Such great heights

Criterion renews a 20th century classic with ‘The Ascent’

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A still from 'The Ascent'
The Criterion Collection

Great movies don’t require a signature shot, but it helps when they have one. What would Vertigo be without that dizzying dolly zoom? The Godfather without the door closing on Kay? The Graduate without Benjamin Braddock trapped in the crook of Mrs. Robinson’s leg? They are brief moments, but they distill the film’s aesthetic and narrative qualities into a moment of visual poetry that lingers with us long after the plot and the character’s names have faded from memory.

In The Ascent, a 1977 Russian World War II drama newly restored and released from The Criterion Collection, director Larisa Shepitko gives us her signature shot 45 minutes into the story of two Byelorussian soldiers trying to survive the subzero winter of 1942. Nazis have captured the soldiers and are transporting them via horse-drawn sled to the nearest occupied town for trial and execution. While in transit, Rybak (Vladimir Gostyukhin) fantasizes about escape and swift death at his captors’ hands but lacks the agency to act. His comrade, Sotnikov (Boris Plotnikov), tried to kill himself as a way out but couldn’t go through with it; now he peacefully lies on the sled as the world pulls by. Shepitko and cinematographer Vladimir Chukhnov keep the camera tight on the men’s faces, letting their weary mugs fill the frame. But when Shepitko cuts to Sotnikov, the camera glides upward and floats just above him. The camera pulls focus to the background — nature, life, all rushing by without a care to the men on the sled — then back to Sotnikov, a shadow across his face as the camera settles back down. It’s as if his soul rose six inches and took a look around.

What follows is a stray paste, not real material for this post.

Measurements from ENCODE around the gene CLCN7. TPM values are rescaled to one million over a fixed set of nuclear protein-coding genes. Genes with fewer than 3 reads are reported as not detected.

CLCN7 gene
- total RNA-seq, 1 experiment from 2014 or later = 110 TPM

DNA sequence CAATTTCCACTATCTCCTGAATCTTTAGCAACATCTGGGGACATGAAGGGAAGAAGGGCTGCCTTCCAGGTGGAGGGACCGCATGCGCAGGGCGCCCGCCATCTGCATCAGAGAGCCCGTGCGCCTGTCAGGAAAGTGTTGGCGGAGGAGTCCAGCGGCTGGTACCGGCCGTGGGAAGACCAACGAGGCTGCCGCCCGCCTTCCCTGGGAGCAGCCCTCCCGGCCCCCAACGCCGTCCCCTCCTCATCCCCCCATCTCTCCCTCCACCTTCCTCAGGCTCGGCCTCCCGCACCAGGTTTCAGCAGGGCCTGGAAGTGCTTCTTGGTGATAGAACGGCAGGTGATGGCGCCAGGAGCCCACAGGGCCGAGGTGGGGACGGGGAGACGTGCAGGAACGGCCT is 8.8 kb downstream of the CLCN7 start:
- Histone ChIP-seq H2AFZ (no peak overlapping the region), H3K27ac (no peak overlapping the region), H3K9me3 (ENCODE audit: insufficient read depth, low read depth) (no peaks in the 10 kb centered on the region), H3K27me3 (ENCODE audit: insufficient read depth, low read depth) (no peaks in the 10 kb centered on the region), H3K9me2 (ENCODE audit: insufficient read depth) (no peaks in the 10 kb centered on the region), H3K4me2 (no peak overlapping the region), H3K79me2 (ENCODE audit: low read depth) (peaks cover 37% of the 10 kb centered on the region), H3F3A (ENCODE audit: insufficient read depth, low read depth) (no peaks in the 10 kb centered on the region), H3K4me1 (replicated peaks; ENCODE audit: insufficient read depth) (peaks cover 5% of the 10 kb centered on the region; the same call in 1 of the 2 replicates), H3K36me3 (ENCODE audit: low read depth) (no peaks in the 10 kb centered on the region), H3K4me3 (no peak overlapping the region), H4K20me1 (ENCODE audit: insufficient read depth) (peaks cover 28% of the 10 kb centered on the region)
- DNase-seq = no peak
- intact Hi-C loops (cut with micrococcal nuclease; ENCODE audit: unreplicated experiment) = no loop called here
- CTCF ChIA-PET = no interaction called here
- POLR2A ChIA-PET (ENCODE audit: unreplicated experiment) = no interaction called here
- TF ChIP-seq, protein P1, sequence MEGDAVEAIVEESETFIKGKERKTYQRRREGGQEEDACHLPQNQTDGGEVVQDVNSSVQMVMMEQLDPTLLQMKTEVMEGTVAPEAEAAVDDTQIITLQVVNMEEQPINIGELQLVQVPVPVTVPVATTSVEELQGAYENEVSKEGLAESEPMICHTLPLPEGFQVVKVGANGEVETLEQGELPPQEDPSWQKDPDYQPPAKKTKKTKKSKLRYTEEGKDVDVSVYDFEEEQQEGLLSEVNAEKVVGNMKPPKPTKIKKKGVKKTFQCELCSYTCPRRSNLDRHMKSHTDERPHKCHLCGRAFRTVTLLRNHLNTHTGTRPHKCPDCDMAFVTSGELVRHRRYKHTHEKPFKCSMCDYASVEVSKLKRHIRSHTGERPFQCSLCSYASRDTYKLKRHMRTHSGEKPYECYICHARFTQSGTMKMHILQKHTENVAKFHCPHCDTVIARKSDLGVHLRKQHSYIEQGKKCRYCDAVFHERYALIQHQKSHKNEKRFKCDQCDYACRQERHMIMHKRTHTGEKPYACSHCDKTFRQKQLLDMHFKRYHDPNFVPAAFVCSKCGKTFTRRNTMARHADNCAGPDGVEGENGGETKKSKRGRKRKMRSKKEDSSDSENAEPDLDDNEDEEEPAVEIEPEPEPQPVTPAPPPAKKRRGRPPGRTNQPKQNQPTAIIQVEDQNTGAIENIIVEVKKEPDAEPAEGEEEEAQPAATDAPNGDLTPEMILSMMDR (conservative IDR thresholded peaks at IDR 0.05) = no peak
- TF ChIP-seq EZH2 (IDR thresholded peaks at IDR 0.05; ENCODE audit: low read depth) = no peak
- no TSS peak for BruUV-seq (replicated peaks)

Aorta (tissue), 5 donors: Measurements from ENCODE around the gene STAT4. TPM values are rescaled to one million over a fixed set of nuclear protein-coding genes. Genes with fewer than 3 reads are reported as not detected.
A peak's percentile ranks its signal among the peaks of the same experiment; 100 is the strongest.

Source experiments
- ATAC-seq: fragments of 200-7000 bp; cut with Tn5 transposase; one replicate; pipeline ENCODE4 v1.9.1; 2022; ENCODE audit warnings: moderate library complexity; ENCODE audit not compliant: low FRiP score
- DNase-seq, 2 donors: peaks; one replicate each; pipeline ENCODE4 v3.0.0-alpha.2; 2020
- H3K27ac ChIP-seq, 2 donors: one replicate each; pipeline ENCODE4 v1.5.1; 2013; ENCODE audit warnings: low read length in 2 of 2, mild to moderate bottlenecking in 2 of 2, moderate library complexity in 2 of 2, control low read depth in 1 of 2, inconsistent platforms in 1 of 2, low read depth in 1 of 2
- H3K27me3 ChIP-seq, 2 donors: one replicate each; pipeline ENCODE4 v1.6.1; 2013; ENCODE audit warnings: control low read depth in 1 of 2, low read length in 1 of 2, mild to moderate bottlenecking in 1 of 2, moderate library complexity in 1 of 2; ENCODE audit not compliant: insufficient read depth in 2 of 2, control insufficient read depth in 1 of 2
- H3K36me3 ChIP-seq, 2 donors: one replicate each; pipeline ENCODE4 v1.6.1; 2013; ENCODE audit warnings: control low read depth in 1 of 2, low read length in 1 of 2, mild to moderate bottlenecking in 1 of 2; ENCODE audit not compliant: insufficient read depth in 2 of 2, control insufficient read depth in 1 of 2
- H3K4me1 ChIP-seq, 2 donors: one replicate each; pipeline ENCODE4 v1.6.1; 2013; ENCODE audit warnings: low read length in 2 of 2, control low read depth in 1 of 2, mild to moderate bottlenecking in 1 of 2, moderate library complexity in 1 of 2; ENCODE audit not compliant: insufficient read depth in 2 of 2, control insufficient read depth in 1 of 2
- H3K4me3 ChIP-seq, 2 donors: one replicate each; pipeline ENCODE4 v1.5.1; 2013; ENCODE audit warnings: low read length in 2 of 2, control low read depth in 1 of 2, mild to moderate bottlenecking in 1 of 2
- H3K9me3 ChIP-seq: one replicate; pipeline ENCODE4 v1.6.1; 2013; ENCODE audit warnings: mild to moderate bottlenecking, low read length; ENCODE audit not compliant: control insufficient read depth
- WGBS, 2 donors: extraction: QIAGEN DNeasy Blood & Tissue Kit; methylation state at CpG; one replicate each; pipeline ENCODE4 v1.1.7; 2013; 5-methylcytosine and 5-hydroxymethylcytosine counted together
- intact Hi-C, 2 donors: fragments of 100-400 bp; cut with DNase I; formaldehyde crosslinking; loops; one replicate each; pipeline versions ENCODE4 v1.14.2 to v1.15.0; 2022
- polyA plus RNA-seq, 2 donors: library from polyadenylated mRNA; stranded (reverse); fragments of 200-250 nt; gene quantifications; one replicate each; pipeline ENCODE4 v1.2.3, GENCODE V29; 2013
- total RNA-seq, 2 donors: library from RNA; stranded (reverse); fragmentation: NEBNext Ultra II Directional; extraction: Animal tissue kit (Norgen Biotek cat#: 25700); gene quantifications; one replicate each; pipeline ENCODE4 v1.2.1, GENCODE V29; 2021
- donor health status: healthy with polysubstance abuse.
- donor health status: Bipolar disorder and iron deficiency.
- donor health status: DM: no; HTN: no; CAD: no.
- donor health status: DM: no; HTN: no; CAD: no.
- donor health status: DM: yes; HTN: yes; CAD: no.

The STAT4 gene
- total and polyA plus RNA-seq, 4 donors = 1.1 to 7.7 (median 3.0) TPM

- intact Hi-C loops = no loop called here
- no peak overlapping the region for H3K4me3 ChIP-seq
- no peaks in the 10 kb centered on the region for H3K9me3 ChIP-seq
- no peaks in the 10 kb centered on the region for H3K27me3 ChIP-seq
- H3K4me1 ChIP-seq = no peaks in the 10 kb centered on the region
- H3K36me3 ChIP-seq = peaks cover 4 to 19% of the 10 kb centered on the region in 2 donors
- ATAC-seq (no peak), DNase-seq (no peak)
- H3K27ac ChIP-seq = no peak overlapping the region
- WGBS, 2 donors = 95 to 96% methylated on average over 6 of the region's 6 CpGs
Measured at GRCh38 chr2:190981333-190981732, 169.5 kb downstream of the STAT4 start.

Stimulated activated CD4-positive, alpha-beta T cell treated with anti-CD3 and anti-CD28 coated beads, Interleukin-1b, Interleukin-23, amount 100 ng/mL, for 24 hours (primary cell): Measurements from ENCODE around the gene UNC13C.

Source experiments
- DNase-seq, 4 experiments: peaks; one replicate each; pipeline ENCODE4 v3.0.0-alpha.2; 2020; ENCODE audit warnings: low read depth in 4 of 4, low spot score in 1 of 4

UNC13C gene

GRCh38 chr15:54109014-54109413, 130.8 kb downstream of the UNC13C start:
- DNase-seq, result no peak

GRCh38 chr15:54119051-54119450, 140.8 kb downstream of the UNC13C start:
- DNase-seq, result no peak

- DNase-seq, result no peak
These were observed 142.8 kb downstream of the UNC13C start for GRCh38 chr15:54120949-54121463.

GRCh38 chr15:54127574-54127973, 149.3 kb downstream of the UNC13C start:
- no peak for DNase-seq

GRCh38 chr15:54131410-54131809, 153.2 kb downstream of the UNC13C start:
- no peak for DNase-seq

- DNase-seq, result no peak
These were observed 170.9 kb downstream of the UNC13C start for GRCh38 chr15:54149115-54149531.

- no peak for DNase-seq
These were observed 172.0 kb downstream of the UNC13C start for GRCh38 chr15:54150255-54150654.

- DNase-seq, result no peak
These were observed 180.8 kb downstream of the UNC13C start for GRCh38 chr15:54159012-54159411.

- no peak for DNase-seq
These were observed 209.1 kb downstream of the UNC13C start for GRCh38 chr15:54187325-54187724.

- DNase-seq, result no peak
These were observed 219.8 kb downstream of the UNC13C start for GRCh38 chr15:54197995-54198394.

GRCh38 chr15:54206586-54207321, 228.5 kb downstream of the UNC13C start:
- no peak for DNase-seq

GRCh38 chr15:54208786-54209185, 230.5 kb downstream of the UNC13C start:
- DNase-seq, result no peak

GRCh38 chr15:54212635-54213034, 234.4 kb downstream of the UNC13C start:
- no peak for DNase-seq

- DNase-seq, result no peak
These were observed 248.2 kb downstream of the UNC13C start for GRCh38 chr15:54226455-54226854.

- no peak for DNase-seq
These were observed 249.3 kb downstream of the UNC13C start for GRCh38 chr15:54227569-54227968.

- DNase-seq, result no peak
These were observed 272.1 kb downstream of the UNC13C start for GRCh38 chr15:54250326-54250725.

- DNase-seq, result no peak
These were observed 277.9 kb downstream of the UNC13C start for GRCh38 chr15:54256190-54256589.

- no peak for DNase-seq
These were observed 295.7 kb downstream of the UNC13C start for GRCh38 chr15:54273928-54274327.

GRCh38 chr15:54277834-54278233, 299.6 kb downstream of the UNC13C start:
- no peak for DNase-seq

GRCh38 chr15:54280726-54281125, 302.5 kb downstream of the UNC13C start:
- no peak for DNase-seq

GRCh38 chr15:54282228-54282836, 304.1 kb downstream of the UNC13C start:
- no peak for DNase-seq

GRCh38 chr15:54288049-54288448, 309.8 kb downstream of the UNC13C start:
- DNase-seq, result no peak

For the remainder of The Ascent’s 109-minute running time, the camera will remain tethered to Sotnikov’s face, basking in his kind eyes and soft features. He looks like a Byzantine Christ, and though he expounds no teachings, his demeanor throughout capture and interrogation is sublime. He even amasses a small following of disciples with a village elder (Sergey Yakovlev) taking on the role of Peter and Demchikha (Lyudmila Polyakova) as Magdalene. Portnov (Anatoliy Solonitsyn), a Soviet collaborator, dons the robes of Pontius Pilate, and poor Rybak plays Judas.

It’s a remarkable work, and The Ascent became Shepitko’s most powerful film. But before all that, she had to hide the religious parable from Soviet censors, painting Sotnikov as a solid Soviet peasant. Then when the movie came out, a fate of good fortune — rhapsodic praise from Pytor Masherov, a high-ranking government official — kept the film in the graces of the Communist regime. And when The Ascent took home the Golden Bear at the 1977 Berlin Film Festival, the USSR submitted it for Oscar consideration. The Academy chose not to nominate the film. Neither the first nor the last time the Academy failed to reward excellence.

Tastes change, nations rise and fall, yet movies remain. And with its stunning black and white cinematography, harsh realism and humanist portrayal, The Ascent has found new life in the 21st century as a bona fide masterpiece, one you can now own on Blu-ray or DVD from The Criterion Collection. The set includes a new 4K digital restoration (which looks spectacular); select scene commentary from film scholar Daniel Bird; contemporary interviews with Polyakova and Shepitko’s son, Anton Klimov; a 1967 short film from Shepitko, The Homeland of Electricity (reviewed favorably in BW’s Home Viewing, Oct. 15, 2020); Larisa, a 1980 tribute from husband and fellow filmmaker, Elem Klimov; an archival interview with Shepitko; two Russian television programs about Shepitko; and an essay by poet Fanny Howe.  

ON THE BILL:  ‘The Ascent,’ now with extras on Blu-ray and DVD from The Criterion Collection.